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(PSYC 451) Cross-Cultural Psychotherapy

This course will be an examination of the theory and processes of counseling persons in community, school, and marriage and family contexts from the perspectives of clients from diverse cultural backgrounds by counselors of equally diverse cultural backgrounds. The focus of the course will be on the impact of the counselor’s prejudices, biases, values, ethics, and social/cultural expectations on the client from a culturally diverse background, and the impact of the client’s prejudices, biases, values, ethics, and social/cultural expectations on the counselor from a culturally diverse background. The client must be seen as part of an integrated system of mutually reciprocal components (family, environment, school, social structure, friends, culture, etc.). The counseling context will be viewed from a systematic perspective rather than an individual perspective.

Credit Hours 3.0 Lecture
Prerequisite PSYC 111 and PSYC 450 or permission of instructor
Offered Winter
Programs Psychology (BS)

Course Learning Outcomes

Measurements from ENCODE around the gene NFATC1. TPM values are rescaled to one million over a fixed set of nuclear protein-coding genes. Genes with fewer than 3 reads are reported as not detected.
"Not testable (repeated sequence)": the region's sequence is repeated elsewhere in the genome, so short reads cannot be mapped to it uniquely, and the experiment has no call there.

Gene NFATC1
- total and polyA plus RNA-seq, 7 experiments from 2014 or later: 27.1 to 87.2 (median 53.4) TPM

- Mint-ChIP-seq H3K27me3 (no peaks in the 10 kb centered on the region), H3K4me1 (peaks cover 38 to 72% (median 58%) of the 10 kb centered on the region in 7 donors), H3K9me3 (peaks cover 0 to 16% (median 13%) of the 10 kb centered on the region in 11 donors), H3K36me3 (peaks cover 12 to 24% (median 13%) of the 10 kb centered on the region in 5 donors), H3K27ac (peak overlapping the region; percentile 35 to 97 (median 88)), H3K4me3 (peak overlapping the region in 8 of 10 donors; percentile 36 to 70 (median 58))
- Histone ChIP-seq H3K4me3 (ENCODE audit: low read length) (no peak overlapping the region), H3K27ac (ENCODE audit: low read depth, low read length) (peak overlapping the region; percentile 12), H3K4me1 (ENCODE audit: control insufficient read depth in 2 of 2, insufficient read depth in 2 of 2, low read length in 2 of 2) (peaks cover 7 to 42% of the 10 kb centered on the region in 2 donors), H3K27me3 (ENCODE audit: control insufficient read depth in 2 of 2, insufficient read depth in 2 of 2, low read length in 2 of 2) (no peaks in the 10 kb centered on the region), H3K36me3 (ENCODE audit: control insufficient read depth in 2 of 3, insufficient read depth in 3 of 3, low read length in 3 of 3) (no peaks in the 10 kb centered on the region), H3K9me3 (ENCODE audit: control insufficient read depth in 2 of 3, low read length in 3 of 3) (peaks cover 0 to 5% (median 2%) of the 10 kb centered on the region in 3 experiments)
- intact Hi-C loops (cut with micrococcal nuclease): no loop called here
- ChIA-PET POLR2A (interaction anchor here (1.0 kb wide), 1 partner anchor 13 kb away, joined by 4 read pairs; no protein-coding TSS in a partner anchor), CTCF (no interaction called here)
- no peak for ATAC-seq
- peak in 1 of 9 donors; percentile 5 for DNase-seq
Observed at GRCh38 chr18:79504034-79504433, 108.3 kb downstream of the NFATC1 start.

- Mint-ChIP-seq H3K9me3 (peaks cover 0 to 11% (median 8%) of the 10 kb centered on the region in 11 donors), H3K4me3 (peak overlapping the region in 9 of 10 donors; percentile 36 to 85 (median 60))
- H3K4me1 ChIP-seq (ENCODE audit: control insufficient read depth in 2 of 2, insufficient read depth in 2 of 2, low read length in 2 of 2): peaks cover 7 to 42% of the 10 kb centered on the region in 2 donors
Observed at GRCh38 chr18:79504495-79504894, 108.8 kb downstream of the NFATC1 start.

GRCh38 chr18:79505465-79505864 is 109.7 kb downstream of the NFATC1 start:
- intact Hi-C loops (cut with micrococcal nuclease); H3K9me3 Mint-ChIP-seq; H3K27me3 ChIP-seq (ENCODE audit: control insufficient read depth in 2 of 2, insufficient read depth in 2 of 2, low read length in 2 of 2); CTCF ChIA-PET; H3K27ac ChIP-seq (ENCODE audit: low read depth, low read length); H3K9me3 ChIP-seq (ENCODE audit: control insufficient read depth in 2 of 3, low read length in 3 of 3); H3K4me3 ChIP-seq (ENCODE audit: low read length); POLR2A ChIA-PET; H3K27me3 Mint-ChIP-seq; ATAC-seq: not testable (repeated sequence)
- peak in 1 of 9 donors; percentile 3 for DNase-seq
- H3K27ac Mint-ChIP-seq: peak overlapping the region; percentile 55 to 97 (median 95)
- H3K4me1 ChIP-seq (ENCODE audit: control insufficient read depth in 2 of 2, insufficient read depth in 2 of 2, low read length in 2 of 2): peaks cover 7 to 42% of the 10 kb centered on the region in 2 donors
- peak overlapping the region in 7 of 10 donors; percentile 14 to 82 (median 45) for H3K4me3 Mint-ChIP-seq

Student will demonstrate an understanding of

  1. An integrative, interdisciplinary approach to cross-cultural counseling.
  2. How the counselor and client must be seen within the context of a social, cultural, familial, and psychological integrated system (a systemic approach).
  3. Cross-cultural counseling in the contexts of school, community, and marriage and family counseling.
  4. The biases, prejudices, values, and expectations of the student relative to the cross-cultural counseling context.
  5. Ethical issues relative to cross-cultural counseling.
  6. How Eastern and Western perspectives can be integrated in the counseling context.
  7. The scientific method, research, and sampling relative to cross-cultural counseling.
  8. Fundamental theories, concepts, and techniques in cross cultural counseling.